After humbling defeats that exposed bigger-picture issues, both Man United and Chelsea turn to the FA Cup for a rebound and validation, all while their managers' long-term futures remain in the balance.

By Jonathan Wilson
February 15, 2019

For the first time since his return to Manchester United, Old Gunnar Solskjaer must face doubts. The honeymoon was always going to end eventually, and, after two gilded months in which everything seemed to go his way, his fortune turned against Paris Saint-Germain. This month was always likely to be vital in determining whether he is appointed Manchester United manager on a permanent basis. With the Champions League test almost certainly failed, there remain three further challenges: home games against Liverpool and Manchester City in the league and, on Monday, an FA Cup fifth-round tie at Chelsea.

It had initially seemed that Solskjaer’s streak of luck was continuing as PSG lost a number of key players to injury, but it may be that the caution forced on Thomas Tuchel worked to the French club’s advantage. The result for United was that defensive failings familiar from the last couple of seasons were exposed, while the loss of Jesse Lingard and Anthony Martial just before halftime denied the club pace in wide areas that has been such a hallmark of the attacking style since Solskjaer took over. With Solskjaer confirming Friday the two will be out for 2-3 weeks, they will be missed vs. Chelsea–Lingard in particular–given how Blues left back Marcos Alonso likes to get forward and so is vulnerable to players making runs behind him.

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In a sense, though, United’s failings against PSG were largely the result of deep-rooted causes. This is a bizarrely unbalanced squad, built with little thought of an overall plan. Once Martial and Lingard had gone, Solskjaer’s options were limited. Juan Mata is, of course, technically gifted, but he can slow the game down, which was the last thing United needed. Alexis Sanchez has never settled in Manchester and seems to have lost his pace as well as his form.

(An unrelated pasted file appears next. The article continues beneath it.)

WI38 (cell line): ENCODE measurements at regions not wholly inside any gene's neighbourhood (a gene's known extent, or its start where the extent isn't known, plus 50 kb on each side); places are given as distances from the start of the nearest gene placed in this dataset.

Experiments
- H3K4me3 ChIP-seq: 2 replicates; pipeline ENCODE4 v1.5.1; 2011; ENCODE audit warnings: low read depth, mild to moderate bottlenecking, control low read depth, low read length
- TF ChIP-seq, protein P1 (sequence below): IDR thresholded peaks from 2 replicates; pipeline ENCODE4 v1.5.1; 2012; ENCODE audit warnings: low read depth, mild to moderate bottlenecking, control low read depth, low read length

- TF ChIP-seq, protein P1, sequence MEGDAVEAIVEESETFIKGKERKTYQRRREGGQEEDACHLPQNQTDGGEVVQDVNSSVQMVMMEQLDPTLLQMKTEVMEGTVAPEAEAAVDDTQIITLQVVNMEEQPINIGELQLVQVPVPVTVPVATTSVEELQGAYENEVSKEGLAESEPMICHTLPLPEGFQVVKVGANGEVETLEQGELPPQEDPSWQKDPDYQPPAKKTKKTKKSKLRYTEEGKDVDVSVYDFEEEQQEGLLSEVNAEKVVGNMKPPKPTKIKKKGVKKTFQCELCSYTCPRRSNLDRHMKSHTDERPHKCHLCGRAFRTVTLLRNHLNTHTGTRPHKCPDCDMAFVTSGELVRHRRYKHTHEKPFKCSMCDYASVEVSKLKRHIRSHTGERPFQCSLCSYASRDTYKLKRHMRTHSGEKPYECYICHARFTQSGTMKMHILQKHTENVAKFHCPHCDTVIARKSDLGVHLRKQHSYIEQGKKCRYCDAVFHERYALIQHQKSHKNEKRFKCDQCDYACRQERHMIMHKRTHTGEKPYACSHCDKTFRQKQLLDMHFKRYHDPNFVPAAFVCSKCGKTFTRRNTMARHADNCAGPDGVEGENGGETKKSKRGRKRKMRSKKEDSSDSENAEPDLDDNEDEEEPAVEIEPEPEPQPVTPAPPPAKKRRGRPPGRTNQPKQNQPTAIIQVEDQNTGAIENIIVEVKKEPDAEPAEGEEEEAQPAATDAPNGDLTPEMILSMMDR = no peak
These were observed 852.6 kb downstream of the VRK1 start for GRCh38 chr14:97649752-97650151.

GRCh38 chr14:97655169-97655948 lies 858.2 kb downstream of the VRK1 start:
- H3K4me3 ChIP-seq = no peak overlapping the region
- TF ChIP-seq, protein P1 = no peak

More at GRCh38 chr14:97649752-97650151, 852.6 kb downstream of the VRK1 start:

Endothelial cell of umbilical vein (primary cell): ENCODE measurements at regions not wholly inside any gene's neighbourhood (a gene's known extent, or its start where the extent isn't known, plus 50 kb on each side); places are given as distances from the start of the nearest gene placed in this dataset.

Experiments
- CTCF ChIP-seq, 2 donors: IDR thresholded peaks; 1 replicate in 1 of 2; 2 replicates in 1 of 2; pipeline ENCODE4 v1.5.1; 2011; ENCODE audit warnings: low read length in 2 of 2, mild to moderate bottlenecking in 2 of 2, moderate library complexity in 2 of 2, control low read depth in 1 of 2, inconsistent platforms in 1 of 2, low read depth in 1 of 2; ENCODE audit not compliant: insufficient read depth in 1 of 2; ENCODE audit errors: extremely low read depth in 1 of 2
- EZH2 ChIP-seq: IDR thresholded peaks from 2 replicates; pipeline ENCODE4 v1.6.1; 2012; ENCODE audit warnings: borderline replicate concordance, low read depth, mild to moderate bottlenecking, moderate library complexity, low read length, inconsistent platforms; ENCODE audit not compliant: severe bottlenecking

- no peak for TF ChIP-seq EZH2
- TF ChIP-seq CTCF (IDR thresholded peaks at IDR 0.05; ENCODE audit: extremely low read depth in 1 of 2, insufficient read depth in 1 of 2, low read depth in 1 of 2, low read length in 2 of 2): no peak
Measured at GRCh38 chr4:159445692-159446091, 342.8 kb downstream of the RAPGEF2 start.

Perhaps Solskjaer could have brought on Romelu Lukaku, whether to operate wide or to play through the center with Marcus Rashford moving to the flank, and maintained the physical pressure on PSG, but such suggestions are easy to make with hindsight. (There was even a strange thought in the final 10 minutes as United huffed and puffed in search of a goal that would have at least given it a glimmer of a chance in the second leg, that it could have done with the departed Marouane Fellaini to come off the bench and spread a little chaos).

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Solskjaer was never going to be able to change the bigger-picture issues overnight. Toxic as the situation under Jose Mourinho had become, and refreshing as Solskjaer’s presence has been, United still has major issues of scouting, youth development and recruitment, all of which have stagnated since the Glazer takeover. Those are issues that will take time to resolve.

The test now for Solskjaer is to prove his mettle in challenging circumstances. It’s not even necessarily about winning those three games. It's more about demonstrating he can set a side up against high-class opposition, that his remarkable start was not just the result of a straightforward fixture-list, that he can adjust to setbacks like the loss of Martial and Lingard.

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Although a top-four finish probably remains the priority, the FA Cup is United’s only realistic hope of silverware this season. Notoriously it is a trophy that tends to portend the departure of the winning manager (since 2007, eight of the 10 managers who have won the FA Cup were not in the same job a year later, and another, Arsene Wenger, departed within a year of his third success in that period), but if Solskjaer’s reign is to be temporary, there is no doubt he would love to crown it with the Cup.

That adds edge to Monday’s tie, particularly given the way Maurizio Sarri’s Chelsea seems to have lost its way of late. Winning the FA Cup in and of itself is unlikely to keep Sarri in the job for next season–there are far greater forces that will make that decision, largely surrounding just how interested Roman Abramovich remains in the club–but defeat would add to the sense of a project collapsing. Victory over Malmo in the Europa League on Thursday has done little to lift the pressure or expunge the memory of last Sunday’s 6-0 humiliation at Manchester City.

Victory over United would not do that either, but it might at least encourage the belief that the scale of that defeat was an aberration, and that Sarri’s methods are beginning to take root. In that sense, Monday’s game is the perfect modern FA Cup tie: two sides out of the running for the bigger prizes, desperately seeking validation elsewhere.

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